Monday, January 30, 2023
If there is a person that every Italian should be proud of, that person, in my humble opinion, is Giuseppe Mazzini. He probably deserves that gratitude even more than Giuseppe Garibaldi, another protagonist of the Italian Risorgimento (the 19th century Italian struggle for independence). Even though the famous general - due to his action hero aura - was arguably more famous than the Genoan ideologue, he has had a less far reaching influence on Italian culture and political education. Camillo Benso, count of Cavour, the third main character of that famous era, a very skilled politician and tactician indeed, can’t even compete with Mazzini as far as moral, philosophical and literary standing is concerned.
Monday, January 23, 2023
I don’t think there is an English translation of this book. At least I couldn’t find one, even searching the web. That’s why I’m mentioning the Italian title next to the Japanese one. If there really isn’t a translation of this novel in the most important language in the world, well, that’s a pity. This story is a good example of the peculiar Japanese fondness for details, surgical change of pace, tactfulness, delicacy and melancholy. Even of their atavistic tendency for seppuku or harakiri.
Tuesday, January 17, 2023
Besides being an excellent read, this is also a very good summary of twentieth century Italian history: the rural society at the turn of the century, the First World War, the socialist uprising, the birth of fascism, Mussolini’s takeover, the Second World War, the post war reconstruction and the ensuing economic growth. These events are all part of a story which revolves around a family - the Peruzzi - from the Veneto (that’s actually where I come from). They are sharecroppers, people who - for generations - have worked the land and farmed animals, gone to war, brought up dozens of children, eaten meager meals and made up for that by drinking barrels of wine, coped with natural disasters and famines, economic crises, pandemics, political instability and social abuse, who have fallen in and out of love, made friends and enemies, fought family vendettas and formed strong social bonds.
Friday, January 13, 2023
A novel based in Beirut, Lebanon, during the 1982-84 Italian army peacekeeping mission to the Middle Eastern country.
The Israeli army has recently invaded the country and ousted the Palestinian fighters. Along with American, French and a few British soldiers, Italian sailors, paratroopers and Bersaglieri are patrolling the sensitive areas in and around Sabra and Shatila, where a few months earlier bands of Maronite phalangists had carried out a terrible massacre.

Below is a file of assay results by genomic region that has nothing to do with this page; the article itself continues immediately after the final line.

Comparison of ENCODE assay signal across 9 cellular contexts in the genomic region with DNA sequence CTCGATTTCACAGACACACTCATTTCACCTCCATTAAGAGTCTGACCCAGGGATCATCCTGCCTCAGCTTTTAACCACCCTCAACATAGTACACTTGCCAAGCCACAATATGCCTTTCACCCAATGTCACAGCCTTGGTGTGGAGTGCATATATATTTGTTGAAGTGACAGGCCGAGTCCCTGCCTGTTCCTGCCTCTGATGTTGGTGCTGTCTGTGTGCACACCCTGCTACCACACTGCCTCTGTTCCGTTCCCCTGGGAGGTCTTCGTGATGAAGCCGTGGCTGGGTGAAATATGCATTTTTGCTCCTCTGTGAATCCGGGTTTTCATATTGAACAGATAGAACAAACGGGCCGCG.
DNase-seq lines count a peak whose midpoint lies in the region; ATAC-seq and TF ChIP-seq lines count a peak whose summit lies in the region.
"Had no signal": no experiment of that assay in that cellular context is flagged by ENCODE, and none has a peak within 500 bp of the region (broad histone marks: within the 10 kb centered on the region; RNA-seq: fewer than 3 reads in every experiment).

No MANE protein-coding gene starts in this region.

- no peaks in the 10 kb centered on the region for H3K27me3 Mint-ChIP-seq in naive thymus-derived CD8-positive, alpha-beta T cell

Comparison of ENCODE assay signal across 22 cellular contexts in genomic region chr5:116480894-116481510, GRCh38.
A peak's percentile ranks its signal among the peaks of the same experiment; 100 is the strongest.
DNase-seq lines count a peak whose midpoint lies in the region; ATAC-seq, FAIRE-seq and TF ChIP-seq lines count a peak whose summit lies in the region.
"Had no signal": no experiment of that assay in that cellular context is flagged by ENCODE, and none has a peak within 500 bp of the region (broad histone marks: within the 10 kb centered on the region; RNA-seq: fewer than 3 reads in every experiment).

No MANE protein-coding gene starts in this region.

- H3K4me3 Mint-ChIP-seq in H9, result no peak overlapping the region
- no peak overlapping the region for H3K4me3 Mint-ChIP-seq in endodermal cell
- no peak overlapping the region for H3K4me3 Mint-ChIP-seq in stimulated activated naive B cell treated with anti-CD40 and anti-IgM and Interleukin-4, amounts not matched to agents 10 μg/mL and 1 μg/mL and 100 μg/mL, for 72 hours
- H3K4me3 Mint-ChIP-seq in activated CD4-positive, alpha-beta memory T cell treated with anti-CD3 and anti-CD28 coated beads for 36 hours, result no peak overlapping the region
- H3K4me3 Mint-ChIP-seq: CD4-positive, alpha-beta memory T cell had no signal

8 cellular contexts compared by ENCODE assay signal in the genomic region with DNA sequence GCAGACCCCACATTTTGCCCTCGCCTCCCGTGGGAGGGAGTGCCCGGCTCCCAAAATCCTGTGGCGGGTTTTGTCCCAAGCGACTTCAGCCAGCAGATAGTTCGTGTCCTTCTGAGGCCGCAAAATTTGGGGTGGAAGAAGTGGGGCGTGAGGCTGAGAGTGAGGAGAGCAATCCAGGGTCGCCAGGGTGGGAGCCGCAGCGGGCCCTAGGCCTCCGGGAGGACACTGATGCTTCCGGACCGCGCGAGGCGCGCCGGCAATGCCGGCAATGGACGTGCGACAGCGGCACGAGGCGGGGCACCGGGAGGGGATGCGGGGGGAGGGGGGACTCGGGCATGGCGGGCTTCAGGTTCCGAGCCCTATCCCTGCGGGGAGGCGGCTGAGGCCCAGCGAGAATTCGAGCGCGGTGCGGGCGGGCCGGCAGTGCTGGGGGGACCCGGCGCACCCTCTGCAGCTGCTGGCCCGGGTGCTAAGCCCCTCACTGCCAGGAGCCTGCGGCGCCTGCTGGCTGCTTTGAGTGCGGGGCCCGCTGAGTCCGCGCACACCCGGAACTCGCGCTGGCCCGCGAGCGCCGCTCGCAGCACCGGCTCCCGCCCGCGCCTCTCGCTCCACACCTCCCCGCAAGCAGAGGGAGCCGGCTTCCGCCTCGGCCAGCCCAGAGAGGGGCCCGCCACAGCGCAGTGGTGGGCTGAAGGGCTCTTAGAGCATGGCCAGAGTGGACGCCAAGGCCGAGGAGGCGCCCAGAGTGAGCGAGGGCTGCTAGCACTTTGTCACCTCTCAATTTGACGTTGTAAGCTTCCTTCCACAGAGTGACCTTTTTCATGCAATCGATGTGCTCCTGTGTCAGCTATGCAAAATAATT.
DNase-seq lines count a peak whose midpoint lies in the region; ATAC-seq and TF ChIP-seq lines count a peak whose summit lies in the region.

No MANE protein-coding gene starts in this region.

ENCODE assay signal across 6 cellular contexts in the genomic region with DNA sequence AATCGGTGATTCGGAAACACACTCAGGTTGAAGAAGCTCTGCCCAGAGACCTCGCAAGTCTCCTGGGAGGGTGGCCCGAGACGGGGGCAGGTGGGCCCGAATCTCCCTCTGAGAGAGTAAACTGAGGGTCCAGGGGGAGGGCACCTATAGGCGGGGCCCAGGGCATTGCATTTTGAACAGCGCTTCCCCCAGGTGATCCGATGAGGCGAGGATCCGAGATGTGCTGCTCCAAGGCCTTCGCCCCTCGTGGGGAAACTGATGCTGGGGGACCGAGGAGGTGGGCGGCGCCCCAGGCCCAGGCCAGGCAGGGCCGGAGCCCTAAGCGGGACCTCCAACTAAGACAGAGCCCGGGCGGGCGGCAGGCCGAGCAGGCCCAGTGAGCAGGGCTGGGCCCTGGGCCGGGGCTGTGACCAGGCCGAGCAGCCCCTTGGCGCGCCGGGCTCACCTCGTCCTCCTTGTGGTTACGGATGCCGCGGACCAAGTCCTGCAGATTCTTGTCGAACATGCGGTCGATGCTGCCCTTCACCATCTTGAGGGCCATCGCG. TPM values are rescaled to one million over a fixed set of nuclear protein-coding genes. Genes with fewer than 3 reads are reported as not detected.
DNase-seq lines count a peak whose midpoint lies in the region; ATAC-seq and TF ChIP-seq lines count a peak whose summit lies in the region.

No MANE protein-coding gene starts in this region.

Tuesday, January 10, 2023
This is a collection of three short stories, novellas actually. Each story has a young woman as the main character. The first one is watching closely her childbearing older sister, the second one is visiting the boarding house where she used to live as a student - now almost empty - and the third one is experiencing a life crisis at the orphanage managed by her parents, where she also grew up.
Wednesday, January 4, 2023
I’ve seen this book on the same shelf of my parent’s house bookcase for a few years. I thought it was a novel, I don’t know why. When I finally picked it up I found out that it is actually a collection of memoirs. Every chapter deals with a different topic. Sometimes it’s an area of the city, sometimes a person, a building, a situation, a life phase. This work doesn’t feature a proper narrative thread. It is rather a set of recurring themes - mostly sensations - that keeps together not only the pages of the book, but - the author feels - also the city and the people who live in it.
Istanbul - aka Byzantium or Constantinople - and its inhabitants are torn between the desire for modernization and westernization on one hand, and the melancholy and longing for a glorious past which is no more on the other: poverty, mess and filth are always there to remind one of the reality of that loss.